Along with the estate’s four largest creditors, any claimant that opts out of the voluntary supplemental distribution is expected to have its claim(s) converted into an interest in a post-closing liquidating trust. The post-closing liquidating trust is a familiar concept in Chapter 11 cases, and the Trustee expects to deploy that concept for the first time in the SIPA proceeding in early 2022. The trust will be funded by the LBI estate upon the SIPA liquidation’s conclusion, and the estate would transfer to the trust what are referred to as the Contingent Assets. As reported in the Trustee’s 25th Interim Report and Quarterly Balance Sheet, the Contingent Assets are comprised primarily of the LBI estate’s claims into antitrust class action settlement cash pools totaling over $4.212 billion. The Trustee’s cash realization team is working closely with these settlement administrators to secure a recovery on these assets for the benefit of LBI’s creditors.

Solicitation for the voluntary supplement distribution – sending informational mailings to eligible claimants – was completed on December 7, 2021. Claimants have until February 5, 2022 to opt out of the voluntary supplemental distribution. Under normal circumstances, the Trustee would be prepared to issue both the final distribution and the voluntary supplemental distribution shortly after the opt-out period expired. However, the Trustee has committed to holding both distributions until the Second Circuit’s ruling on deferred compensation claims becomes final and non-appealable. That date could be as early as January 11, 2022, if the claimants do not petition for a writ of certiorari. However, if there is an appeal to the Supreme Court, the distribution could be delayed by months.  

The final distribution and voluntary supplemental distribution motion follows the September appellate victory secured by Hughes Hubbard when a three-judge panel of the Second Circuit Court of Appeals affirmed two lower court rulings – a 2019 New York district court decision and a 2020 New York bankruptcy court order – in favor of the Trustee’s treatment of more than $265 million in deferred compensation claims. 

The dispute relates to compensation that the appellants had deferred under the Executive and Select Employees Plan (ESEP) deferred compensation plan, which had been established in 1985. Under the plan, the appellants, all former Lehman executives, agreed to defer some of their compensation in exchange for tax benefits and a favorable interest rate.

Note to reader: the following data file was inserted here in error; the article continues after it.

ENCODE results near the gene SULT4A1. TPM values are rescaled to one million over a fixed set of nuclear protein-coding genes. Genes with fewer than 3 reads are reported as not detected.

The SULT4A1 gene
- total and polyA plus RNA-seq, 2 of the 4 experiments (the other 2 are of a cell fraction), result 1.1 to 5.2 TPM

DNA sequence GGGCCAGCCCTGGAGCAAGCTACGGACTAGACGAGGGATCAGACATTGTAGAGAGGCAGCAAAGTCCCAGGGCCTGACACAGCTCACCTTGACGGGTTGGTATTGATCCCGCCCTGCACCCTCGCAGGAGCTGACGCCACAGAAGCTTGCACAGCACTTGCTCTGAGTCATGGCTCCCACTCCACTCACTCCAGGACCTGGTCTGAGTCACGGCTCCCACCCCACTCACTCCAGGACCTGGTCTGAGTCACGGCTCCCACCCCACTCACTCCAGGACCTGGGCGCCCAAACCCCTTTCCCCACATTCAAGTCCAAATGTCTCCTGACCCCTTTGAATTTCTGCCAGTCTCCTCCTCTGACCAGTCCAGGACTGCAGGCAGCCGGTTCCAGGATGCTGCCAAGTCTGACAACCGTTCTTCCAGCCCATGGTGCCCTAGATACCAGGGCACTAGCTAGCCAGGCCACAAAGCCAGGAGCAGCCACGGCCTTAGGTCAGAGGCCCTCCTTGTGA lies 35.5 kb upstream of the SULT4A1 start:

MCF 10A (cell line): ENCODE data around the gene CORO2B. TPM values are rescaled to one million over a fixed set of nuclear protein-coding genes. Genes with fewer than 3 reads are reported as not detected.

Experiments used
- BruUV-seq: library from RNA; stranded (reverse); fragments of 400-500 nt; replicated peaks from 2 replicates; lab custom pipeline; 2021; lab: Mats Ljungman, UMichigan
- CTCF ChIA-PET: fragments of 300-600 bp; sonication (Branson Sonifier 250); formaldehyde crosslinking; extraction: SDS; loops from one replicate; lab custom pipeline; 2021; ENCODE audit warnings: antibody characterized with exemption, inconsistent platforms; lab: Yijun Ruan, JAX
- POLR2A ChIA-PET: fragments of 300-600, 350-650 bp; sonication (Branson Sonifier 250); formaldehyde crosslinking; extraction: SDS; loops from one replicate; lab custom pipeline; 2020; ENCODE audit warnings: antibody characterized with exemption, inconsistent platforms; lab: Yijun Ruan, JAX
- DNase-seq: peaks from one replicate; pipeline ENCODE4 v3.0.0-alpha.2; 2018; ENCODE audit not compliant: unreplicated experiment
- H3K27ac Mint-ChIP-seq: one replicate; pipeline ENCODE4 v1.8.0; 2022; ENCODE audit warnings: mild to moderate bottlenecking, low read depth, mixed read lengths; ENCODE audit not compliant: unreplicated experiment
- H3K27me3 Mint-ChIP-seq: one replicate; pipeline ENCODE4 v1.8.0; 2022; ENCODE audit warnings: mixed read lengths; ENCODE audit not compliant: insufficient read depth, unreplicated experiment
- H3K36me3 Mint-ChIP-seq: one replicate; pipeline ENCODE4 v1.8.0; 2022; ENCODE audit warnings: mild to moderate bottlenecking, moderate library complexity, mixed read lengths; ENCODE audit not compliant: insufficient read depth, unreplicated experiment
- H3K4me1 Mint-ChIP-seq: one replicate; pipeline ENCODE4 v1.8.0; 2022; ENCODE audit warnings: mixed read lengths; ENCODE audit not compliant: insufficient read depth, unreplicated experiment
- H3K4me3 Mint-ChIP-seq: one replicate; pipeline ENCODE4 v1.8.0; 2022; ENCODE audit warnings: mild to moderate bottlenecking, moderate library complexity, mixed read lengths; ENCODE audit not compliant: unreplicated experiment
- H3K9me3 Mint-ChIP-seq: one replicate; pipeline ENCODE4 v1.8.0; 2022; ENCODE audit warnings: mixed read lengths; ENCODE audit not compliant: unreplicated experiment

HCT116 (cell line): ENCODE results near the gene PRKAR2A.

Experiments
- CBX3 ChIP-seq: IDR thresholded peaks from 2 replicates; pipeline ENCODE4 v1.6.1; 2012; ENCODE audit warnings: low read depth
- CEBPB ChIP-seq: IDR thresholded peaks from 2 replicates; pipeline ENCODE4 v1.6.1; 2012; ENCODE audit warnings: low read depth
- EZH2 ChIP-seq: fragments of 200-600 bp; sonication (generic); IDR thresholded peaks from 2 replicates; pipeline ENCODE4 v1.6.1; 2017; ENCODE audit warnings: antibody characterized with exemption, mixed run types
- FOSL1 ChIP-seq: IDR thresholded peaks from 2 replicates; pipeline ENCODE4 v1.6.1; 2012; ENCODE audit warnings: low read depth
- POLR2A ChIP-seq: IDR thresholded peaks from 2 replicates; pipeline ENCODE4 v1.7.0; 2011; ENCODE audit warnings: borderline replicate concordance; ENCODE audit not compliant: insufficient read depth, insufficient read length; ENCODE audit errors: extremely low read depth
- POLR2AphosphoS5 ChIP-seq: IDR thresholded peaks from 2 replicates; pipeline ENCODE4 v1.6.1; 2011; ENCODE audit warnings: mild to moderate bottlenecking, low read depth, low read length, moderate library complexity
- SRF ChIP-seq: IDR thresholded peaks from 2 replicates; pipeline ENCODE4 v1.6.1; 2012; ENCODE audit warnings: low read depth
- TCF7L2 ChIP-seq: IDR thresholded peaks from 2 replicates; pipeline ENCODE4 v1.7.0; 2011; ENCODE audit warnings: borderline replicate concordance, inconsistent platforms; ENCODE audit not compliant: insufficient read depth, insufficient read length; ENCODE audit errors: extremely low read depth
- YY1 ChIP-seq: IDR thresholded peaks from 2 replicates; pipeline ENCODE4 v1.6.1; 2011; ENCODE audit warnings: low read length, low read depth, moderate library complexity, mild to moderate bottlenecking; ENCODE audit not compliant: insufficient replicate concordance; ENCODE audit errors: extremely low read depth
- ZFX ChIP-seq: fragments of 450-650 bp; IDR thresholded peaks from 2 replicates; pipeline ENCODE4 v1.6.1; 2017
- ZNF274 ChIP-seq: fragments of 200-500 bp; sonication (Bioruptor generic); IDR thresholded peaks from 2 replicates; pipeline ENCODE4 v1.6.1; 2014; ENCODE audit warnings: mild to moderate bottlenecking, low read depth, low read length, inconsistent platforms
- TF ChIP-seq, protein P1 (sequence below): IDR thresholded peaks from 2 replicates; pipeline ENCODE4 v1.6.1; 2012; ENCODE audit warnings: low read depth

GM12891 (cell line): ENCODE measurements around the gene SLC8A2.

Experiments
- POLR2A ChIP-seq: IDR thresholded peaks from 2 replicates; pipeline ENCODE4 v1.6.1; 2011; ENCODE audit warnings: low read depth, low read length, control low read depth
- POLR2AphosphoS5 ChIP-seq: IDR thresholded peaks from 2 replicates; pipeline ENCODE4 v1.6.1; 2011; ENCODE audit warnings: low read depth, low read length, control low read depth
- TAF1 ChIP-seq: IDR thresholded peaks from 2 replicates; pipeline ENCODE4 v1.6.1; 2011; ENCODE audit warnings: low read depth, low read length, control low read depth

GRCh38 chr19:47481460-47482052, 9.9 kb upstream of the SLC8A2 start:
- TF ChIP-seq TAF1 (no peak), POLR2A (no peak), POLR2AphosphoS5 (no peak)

The Second Circuit panel concurred with the bankruptcy court's findings that the executives had exhibited a remarkable lack of diligence in waiting until 2019 to raise for the first time their argument with respect to Section 541 of the U.S. Bankruptcy Code.

The panel added that the more than five-year delay in filing the complaint forced Giddens to engage in unnecessarily protracted and undoubtedly costly additional and piecemeal litigation for many years. “Moreover, the Trustee (not to mention LBI’s other creditors) has been further prejudiced insofar as this case is prolonging the underlying bankruptcy,” they wrote in their decision. The final distribution is the end of that prolonged period of waiting and an exciting step towards the estate’s expected closure in 2022. 

Chris Kiplok heads Hughes Hubbard’s Lehman team. Anson Frelinghuysen leads the distribution team, which includes Elizabeth Beitler, Hilary McDonnell, and Talia Helfrick. Jeff Margolin, Jim Fitzpatrick, Carl Mills, and Karen Chau all contributed to the final distribution and voluntary supplemental distribution strategy and preparations. John McGoey leads the Trustee’s monetization efforts with respect to the Contingent Assets, working with Raquel Gonoretzky. Elizabeth Beitler leads the teams preparing the post-closing liquidating trust and managing the estate’s quarterly reporting, working with Hillary McDonnell.